Few friendships are more intimate than those between teenage girls. Especially those between teenage girls at boarding school.
Tanner Hall spins the tale of Fernanda’s (Rooney Mara) senior year at Tanner Hall, a picturesque boarding school in New England, where a painfully obnoxious yet charismatic childhood acquaintance, Victoria (Georgia King) enrolls. She brings with her enough tension to compromise Fernanda’s bond with her friends, Kate (Brie Larsen), a Lolita-esque siren clueless to the power of her sexuality, and Lucasta (Amy Ferguson), a tomboy questioning her desires.
Upon returning to school, Fernanda develops a complicated relationship with an older family friend’s husband, Gio (Tom Everett Scott). Between shopping for records and teaching her to drive a stick shift in an empty orchard, Gio’s approach to romance is reminiscent of montages found in films like (500) Days of Summer, where love blossoms out of mutually quirky interests.
Instantly envious of Fernanda’s growing relationship, Victoria tirelessly plots to reveal Fernanda’s role as a mistress to a married man, in hopes of publicly humiliating her. While Victoria calculates, it’s clear her inclination to destroy Fernanda’s reputation stems from a splintered relationship with her own mother who seems to have dumped Victoria at Tanner Hall, absolving her of any maternal responsibilities.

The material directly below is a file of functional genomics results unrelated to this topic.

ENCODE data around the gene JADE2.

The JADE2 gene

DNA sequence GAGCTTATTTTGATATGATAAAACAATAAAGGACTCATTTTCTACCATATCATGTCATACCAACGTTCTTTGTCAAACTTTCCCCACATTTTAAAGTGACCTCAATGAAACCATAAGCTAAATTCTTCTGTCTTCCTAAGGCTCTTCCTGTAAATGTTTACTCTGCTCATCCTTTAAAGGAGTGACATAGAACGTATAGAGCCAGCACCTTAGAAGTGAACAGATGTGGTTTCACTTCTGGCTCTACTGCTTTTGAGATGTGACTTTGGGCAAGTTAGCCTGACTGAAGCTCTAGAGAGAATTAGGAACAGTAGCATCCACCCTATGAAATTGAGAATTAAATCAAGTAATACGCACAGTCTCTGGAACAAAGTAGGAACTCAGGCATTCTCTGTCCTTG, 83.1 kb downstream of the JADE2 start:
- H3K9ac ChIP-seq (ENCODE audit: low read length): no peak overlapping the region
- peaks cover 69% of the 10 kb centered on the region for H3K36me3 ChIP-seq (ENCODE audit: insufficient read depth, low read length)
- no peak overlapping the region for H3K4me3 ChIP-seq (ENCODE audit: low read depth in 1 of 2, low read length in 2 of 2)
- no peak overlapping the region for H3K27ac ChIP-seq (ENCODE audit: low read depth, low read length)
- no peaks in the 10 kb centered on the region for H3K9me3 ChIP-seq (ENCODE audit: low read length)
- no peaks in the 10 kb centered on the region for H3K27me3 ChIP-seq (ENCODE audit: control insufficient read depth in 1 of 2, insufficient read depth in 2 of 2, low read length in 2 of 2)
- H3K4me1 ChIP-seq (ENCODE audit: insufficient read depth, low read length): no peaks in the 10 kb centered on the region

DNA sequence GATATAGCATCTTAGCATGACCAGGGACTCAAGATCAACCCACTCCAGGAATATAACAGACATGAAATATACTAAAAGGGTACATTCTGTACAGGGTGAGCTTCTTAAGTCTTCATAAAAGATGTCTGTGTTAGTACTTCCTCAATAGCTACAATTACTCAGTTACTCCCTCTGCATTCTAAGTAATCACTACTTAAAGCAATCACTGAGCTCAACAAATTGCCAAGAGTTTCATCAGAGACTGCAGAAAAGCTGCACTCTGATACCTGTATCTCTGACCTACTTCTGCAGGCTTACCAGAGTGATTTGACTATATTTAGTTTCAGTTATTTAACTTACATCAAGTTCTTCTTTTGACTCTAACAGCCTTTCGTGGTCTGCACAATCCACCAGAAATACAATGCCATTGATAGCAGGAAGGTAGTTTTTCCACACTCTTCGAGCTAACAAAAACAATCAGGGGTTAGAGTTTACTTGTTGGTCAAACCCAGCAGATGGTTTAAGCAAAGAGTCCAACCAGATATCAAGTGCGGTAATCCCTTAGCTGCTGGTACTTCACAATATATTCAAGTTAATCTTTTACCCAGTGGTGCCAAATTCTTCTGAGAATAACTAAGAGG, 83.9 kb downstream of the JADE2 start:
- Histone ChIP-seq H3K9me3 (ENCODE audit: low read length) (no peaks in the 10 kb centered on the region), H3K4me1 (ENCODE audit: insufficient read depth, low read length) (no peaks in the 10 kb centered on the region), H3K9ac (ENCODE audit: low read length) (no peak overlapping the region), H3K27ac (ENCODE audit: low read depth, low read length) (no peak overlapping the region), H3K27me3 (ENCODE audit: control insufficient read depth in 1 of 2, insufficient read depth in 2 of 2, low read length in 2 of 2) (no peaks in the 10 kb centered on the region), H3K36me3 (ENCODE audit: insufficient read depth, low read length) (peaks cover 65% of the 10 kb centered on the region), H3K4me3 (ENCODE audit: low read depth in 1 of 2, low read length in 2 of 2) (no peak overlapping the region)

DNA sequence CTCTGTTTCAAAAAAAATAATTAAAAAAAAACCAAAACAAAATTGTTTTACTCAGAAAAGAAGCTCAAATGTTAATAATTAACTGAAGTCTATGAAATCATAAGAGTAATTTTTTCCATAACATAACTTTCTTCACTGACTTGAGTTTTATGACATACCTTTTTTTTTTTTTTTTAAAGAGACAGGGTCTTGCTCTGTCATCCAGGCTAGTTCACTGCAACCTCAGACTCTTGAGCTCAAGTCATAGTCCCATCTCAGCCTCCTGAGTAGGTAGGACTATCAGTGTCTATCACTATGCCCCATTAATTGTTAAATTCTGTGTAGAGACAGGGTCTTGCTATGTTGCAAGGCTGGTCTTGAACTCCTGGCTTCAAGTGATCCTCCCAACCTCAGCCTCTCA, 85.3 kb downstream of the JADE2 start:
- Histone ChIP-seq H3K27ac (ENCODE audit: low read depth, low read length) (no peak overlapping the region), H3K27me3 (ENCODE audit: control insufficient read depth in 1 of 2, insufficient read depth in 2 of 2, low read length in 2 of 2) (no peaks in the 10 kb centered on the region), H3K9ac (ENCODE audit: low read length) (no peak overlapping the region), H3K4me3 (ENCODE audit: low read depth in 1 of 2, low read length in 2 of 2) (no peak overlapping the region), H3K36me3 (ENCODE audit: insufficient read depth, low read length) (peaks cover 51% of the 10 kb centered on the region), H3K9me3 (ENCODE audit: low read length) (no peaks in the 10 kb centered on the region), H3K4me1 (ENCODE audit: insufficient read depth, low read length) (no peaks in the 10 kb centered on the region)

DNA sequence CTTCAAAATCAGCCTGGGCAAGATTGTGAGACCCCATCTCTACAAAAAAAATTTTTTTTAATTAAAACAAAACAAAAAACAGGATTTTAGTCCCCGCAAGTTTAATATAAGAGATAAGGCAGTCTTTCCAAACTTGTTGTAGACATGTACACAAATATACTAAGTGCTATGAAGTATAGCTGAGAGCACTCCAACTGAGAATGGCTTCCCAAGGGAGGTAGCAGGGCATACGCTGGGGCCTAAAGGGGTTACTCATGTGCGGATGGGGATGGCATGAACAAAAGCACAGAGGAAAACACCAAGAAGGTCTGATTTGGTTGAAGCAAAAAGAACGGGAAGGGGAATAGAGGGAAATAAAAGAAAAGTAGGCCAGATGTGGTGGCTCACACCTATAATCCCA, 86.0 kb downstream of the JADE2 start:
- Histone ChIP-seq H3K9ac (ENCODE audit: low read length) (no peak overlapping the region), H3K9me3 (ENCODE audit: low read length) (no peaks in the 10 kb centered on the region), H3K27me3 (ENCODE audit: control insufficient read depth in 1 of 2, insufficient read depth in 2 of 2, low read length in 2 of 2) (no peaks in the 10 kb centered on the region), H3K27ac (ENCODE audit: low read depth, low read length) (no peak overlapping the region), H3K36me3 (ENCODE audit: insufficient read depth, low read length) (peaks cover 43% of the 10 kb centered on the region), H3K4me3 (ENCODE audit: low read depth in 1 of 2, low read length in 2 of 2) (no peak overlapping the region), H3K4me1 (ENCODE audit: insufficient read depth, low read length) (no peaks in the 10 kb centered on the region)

Kate and Lucasta are soon also faced with adult decisions of their own. As Head Masters the Middlewoods (played by an awkwardly cast but surprisingly refreshing Chris Kattan and Amy Sedaris) struggle to salvage their sex life, Mr. Middlewood embarrassingly pines for Kate, who basks in schadenfreude as she shamelessly teases the professor. When Mr. Middlewood confronts Kate, she backs away horrified, her radiating sexuality totally unbeknownst to her.
After refusing the advances of a pizza delivery boy, Lucasta comes to the realization she isn’t like the other girls at Tanner Hall, who pine for a prince charming. As the film concludes, its clear Lucasta is beginning to identify as a lesbian as she smiles at another girl who shares the same interest in comic books.
Tanner Hall provides the backdrop for four very different girls cautiously toeing the line between adolescence and adulthood. Other than being enrolled in the same boarding school, their fleeting girlhood is the only tie that binds them. Although each character is faced situations they won’t fully realize the enormity of until years later, there’s a certain hollowness that permeates the film, almost as if these performances lack the authenticity that would make a bold affair with an older married man/tempting a teacher/discovering sexuality believable.
Visually, the film is a smorgasbord of stimulation. Every scene appears to be doused with sunlight and passed through an Instagram filter to make every actor seem a little more interesting than what they’ve actually portrayed.
While engaging at times and cinematically breathtaking throughout, the performances in Tanner Hall fail to deliver the genuineness girlhood friendships rely on.